Protests until cops charged: Taylor family

Breonna Taylor's mother Tamika Palmer says she doesn't expect justice from the attorney general.
Breonna Taylor's mother Tamika Palmer says she doesn't expect justice from the attorney general.

Breonna Taylor's family and their lawyers have criticised Kentucky's attorney general for the failure to bring charges against police officers in her death, calling for him to release the transcripts of the grand jury proceeding while vowing to continue protests until the officers are charged.

Tamika Palmer, Taylor's mother, said in a statement read by a relative to a gathering in Louisville that she did not expect justice from state Attorney General Daniel Cameron.

Ben Crump, a lawyer for the family, urged the prosecutor to make the transcripts public, so people can see if anyone was present at the grand jury proceedings to give a voice to Taylor.

Governor Andy Beshear, a Democrat, has also called for Cameron to release what evidence he can.

Cameron's spokeswoman Elizabeth Kuhn said the prosecutor understood that Taylor's family "is in an incredible amount of pain and anguish" and that the grand jury decision was not the one they wanted.

But, the statement added, "prosecutors and grand jury members are bound by the facts and by the law".

Taylor, a black woman who was an emergency medical worker, was shot multiple times by white officers after Taylor's boyfriend fired at them, authorities said.

He said he fired in self-defence, wounding one officer.

Police were conducting a drug investigation and entered on a warrant connected to a suspect who did not live there and no drugs were found inside.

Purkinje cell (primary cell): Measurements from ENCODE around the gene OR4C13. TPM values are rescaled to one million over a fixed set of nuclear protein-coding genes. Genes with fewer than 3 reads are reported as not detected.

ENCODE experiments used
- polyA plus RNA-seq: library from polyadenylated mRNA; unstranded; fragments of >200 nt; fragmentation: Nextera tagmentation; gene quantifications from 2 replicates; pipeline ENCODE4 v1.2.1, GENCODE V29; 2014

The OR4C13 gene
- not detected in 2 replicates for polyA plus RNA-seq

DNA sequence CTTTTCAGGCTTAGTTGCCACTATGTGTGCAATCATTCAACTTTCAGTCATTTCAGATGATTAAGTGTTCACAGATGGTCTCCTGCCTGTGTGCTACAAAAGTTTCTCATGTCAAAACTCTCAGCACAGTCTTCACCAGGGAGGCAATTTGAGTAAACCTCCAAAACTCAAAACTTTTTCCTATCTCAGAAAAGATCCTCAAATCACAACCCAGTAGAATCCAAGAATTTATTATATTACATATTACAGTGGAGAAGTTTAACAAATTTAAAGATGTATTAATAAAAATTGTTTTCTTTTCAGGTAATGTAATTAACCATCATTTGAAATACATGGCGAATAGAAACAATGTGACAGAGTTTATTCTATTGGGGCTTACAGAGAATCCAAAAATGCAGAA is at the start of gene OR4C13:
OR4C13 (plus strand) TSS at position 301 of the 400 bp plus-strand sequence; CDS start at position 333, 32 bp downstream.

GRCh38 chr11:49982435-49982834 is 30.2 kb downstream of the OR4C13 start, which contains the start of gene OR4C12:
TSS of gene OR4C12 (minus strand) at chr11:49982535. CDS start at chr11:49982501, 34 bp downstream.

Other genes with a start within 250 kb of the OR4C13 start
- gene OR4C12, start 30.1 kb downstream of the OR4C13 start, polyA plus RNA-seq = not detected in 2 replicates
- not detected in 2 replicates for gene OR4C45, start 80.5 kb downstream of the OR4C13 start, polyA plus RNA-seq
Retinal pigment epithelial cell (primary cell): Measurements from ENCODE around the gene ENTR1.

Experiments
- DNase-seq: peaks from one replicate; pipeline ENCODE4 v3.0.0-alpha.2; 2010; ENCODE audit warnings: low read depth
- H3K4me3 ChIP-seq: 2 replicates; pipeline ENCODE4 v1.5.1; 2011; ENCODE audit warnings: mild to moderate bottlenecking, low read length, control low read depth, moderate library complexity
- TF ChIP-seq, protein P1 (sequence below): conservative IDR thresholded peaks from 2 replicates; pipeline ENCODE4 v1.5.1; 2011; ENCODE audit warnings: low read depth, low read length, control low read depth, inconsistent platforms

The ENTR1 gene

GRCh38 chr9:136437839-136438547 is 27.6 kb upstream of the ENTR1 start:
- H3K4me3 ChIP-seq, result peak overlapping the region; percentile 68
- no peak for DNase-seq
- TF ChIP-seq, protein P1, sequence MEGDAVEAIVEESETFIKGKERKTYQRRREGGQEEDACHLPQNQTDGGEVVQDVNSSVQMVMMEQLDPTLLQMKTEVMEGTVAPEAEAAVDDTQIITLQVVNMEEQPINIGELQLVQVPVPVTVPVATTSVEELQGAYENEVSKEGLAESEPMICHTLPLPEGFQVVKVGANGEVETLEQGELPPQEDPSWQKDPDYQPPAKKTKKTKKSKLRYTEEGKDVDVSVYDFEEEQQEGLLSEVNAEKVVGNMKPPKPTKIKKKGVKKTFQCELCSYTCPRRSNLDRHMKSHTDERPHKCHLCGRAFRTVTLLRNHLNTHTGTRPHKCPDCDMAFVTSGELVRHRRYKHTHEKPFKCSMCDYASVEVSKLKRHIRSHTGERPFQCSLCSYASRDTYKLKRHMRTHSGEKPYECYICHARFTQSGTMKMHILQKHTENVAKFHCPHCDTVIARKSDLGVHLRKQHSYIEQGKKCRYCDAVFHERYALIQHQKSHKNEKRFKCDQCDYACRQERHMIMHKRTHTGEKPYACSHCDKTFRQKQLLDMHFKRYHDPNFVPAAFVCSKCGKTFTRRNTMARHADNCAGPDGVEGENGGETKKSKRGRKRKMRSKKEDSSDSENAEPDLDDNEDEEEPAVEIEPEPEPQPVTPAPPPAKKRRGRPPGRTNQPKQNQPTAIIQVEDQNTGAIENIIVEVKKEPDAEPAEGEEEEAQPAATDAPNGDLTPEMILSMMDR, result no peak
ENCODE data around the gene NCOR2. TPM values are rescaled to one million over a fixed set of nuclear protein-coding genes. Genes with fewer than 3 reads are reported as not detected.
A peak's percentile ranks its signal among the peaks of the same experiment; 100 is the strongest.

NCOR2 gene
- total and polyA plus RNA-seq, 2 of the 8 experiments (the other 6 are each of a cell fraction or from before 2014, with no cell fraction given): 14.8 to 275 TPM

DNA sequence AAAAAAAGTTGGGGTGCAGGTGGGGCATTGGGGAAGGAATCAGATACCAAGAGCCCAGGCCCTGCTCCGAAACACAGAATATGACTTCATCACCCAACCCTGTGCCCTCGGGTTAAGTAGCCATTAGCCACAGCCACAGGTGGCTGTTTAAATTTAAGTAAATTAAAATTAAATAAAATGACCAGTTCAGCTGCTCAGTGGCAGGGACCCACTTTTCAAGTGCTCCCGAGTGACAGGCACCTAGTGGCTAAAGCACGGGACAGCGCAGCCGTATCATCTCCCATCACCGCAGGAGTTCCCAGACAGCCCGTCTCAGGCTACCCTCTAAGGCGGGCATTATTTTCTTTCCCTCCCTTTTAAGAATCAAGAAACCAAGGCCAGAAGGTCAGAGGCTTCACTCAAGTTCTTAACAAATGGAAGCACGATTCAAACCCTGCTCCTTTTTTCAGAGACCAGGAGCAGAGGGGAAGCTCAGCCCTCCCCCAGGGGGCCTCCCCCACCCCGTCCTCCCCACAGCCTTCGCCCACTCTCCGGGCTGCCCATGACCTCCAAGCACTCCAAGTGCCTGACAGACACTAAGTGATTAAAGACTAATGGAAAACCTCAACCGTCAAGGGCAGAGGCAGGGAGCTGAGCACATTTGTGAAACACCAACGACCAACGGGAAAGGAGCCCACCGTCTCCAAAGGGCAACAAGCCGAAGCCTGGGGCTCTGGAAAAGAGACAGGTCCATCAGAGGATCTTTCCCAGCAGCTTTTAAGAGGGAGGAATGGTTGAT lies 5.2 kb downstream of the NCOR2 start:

Cameron has said the investigation showed officers acted in self-defence.

The grand jury charged one officer, who has already been fired, with firing into a neighbouring apartment.

At almost the same time that Taylor's family was decrying the handling of her case, a man accused of shooting at police during protests on Wednesday was being arraigned.

Two officers were wounded and are expected to recover.

A not guilty plea was entered Friday for Larynzo D Johnson, 26.

Bond was set at $US1 million ($A1.4 million).

Zac Meihaus, the lawyer representing Johnson at the arraignment, said it is difficult to "pinpoint" if Johnson fired the shots in question.

A prosecutor replied that a gun was recovered from Johnson, and there are video and witness accounts of the shootings.

The FBI is still investigating whether Taylor's civil rights were violated, and some of her supporters have put their hope in that probe, but the burden of proof for such cases is very high.

Australian Associated Press